The MMA media has since jumped all over Salmon. The Ohio State Athletic Commission is investigating a possible suspension. Salmon is also now back peddaling on his article, claiming that what he wrote wasn’t representative of what really happened.

People are pointing to the fact that Salmon was a huge favourite as some sort of proof that he “took a dive” on purpose, but that’s a bit presumptuous. There should be an investigation, he should be suspended, and he does need to turn his life around; however, he also deserves a chance to right his wrongs and conquer his demons.

The particular business perspectives here are numerous:

  • The incident touches on the sport’s legitimacy and the on-going tasking of seeking legalization. It could be something governments and sanctioning bodies point to in order to make the sanctioning road just a little tougher.
  • Salmon’s betting lines underscore the risk of betting on a fight card in a smaller organization. The level of information asymmetry is exceptionally high, the matchmaking is quite suspect, and the smaller events are sometimes regulated and monitored with a lower degree of intensity than a larger event.
  • It also highlights the financial burden that fighters like Salmon face, and the pressure they’re under to fight consistently in order to make money (and, hopefully one day return to the UFC). The money just often isn’t there for fighters to earn a full-time living. Many people will be quick to blame the UFC, but just because Salmon fought in the UFC a few times, doesn’t mean he earned the right to be a millionaire. He could have taken the brand equity he’d established in the world’s premier organization and leveraged that into some significant paydays; instead he seemingly lost his way a little, and is now on the long road back to recovery.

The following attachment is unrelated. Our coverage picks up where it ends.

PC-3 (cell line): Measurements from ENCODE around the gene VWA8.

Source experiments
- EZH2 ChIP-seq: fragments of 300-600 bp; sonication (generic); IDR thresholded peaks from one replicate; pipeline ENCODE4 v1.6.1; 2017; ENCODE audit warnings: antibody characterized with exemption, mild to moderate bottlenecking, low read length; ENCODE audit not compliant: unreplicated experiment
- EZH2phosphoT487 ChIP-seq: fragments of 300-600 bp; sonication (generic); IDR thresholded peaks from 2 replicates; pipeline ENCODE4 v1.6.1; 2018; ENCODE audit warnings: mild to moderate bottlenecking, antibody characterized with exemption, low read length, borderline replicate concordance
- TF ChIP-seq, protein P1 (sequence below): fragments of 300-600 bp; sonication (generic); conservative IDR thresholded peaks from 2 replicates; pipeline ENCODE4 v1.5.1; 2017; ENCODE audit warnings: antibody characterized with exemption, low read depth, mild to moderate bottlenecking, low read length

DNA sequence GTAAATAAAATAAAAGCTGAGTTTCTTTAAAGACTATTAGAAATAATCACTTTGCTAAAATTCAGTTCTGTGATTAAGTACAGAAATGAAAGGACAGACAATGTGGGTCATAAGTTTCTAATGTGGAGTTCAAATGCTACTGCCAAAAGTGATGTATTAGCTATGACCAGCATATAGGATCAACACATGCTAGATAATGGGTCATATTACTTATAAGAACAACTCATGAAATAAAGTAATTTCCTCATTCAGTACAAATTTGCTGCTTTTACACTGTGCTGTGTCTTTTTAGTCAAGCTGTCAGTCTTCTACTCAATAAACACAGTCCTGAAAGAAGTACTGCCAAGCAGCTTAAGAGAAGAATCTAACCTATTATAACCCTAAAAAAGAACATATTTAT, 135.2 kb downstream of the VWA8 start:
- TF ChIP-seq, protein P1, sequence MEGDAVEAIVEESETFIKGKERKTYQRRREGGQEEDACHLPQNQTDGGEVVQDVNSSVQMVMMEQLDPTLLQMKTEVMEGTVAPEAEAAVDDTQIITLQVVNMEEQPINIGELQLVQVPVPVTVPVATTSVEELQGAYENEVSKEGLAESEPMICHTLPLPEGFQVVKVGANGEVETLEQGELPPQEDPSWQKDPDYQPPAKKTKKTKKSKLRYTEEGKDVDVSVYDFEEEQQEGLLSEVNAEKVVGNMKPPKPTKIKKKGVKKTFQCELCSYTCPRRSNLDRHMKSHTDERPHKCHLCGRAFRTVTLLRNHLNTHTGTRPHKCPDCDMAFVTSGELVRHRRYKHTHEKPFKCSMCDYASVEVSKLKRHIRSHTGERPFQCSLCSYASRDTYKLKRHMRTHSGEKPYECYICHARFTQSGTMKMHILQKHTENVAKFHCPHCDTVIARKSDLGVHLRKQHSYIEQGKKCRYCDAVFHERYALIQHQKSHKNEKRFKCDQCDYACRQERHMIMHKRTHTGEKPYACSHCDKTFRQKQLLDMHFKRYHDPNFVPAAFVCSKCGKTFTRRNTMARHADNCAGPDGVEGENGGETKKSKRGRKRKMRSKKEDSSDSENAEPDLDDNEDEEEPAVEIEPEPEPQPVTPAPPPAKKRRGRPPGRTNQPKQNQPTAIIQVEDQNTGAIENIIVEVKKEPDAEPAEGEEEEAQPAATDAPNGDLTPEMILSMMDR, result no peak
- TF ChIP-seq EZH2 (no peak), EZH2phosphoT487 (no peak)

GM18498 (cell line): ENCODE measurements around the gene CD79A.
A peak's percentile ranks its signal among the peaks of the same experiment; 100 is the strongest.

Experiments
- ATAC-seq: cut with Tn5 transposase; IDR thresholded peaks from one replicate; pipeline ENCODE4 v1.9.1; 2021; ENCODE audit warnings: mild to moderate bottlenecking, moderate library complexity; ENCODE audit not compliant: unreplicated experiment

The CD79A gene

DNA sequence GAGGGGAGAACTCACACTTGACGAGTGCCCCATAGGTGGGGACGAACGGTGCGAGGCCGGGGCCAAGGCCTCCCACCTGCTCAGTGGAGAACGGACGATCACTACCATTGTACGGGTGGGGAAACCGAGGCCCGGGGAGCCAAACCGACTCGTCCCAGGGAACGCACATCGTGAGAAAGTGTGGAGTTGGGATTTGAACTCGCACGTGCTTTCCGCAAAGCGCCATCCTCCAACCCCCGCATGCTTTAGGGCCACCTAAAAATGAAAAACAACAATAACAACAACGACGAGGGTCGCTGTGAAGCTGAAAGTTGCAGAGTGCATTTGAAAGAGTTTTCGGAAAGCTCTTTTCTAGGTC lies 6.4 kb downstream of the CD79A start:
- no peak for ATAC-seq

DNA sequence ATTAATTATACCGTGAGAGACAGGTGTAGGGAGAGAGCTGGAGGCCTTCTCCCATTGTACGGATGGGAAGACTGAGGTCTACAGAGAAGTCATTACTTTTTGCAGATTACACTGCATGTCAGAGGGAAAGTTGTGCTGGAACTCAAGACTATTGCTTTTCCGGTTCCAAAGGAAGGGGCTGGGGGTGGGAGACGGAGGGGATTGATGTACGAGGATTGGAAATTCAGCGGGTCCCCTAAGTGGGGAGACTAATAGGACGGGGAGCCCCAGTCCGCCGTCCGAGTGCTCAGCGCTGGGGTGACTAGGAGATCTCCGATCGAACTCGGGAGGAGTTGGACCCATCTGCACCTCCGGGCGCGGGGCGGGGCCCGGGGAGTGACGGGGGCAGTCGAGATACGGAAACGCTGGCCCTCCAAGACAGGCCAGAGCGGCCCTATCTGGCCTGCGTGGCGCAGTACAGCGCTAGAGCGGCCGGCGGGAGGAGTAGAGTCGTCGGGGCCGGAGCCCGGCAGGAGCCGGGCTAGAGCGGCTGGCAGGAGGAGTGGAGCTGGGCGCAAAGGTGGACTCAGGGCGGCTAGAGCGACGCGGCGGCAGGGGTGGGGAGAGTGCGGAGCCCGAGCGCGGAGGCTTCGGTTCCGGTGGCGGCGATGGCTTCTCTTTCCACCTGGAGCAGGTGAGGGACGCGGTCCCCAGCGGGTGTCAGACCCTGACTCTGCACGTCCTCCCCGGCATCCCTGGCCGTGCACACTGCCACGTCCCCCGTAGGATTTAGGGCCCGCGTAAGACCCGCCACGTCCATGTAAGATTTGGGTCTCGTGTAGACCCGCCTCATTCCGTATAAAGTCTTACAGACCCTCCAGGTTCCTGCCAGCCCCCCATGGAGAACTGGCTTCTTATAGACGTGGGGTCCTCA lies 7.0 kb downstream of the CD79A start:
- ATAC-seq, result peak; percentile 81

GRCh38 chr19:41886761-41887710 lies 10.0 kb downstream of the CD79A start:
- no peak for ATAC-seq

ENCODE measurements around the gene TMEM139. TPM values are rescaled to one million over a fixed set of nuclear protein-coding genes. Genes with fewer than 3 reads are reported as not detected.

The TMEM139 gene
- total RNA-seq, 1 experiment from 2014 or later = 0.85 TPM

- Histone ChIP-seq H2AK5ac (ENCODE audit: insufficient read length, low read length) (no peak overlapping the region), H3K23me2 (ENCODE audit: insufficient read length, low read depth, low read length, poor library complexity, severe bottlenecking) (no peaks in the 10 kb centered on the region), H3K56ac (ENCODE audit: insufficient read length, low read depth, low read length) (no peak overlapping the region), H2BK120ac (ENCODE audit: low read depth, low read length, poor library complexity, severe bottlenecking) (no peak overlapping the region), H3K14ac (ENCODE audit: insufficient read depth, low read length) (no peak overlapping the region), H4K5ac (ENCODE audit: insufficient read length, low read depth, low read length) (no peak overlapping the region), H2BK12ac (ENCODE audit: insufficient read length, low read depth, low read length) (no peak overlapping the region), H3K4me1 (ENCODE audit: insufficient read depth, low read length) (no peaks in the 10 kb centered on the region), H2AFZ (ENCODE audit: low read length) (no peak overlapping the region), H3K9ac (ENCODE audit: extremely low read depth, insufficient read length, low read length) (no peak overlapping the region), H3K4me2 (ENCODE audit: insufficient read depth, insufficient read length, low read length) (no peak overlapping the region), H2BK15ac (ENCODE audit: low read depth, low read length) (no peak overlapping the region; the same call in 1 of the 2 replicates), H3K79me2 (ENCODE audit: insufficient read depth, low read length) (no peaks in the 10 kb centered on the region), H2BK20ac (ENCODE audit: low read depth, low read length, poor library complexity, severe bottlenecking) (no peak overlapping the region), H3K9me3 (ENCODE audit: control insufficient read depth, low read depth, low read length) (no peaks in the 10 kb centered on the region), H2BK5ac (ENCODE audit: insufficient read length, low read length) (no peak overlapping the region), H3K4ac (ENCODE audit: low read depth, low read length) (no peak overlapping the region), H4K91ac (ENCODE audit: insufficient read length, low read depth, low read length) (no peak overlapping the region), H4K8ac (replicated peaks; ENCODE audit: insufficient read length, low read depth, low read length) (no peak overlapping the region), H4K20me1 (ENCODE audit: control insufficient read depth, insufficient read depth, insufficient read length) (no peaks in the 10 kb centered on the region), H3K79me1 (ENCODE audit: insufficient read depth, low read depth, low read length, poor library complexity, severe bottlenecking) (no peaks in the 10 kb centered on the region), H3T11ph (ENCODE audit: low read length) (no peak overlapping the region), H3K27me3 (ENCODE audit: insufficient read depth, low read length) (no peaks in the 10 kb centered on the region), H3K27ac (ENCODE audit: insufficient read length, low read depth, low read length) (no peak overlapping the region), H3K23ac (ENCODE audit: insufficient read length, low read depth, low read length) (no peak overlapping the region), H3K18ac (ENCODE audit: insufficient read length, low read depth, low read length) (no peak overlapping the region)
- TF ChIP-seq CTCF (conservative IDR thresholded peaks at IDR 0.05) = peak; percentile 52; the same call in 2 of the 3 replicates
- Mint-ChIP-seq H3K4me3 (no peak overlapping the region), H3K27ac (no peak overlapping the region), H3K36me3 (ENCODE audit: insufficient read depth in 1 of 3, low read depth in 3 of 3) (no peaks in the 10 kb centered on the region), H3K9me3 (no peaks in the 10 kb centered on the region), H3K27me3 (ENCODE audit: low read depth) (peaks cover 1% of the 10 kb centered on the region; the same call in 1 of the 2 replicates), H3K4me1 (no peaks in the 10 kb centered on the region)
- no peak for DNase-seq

The Fedor vs. Rogers hype has begun with Rogers launching several verbal salvo’s at the former Pride heavyweight champion.

It seems as though every second morning you can open a browser and find another sound bite from Fedor or Rogers discussing the pending November tilt. In response to claims he’s dodging competition, Fedor has stated he’s got nothing to prove. In turn, Rogers has said he’ll catch the “sloppy” Russian with a good shot and knock him out.

Unfortunately, the coverage and interest the event is drawing seems to be limited to that of the MMA media. We’ve yet to really see the major media pick up any of these stories. Strikeforce is going to need to do a better job at involving the mainstream media in the next couple months if they hope to grow beyond just MMA’s hardcore baseline.


The UFC has signed Matt Hughes to a new, multi-fight contract extension per his own website.

Might a rematch with Matt Serra be in the works? Perhaps a better question is, considering the last one, does anyone really want to see another fight between these two?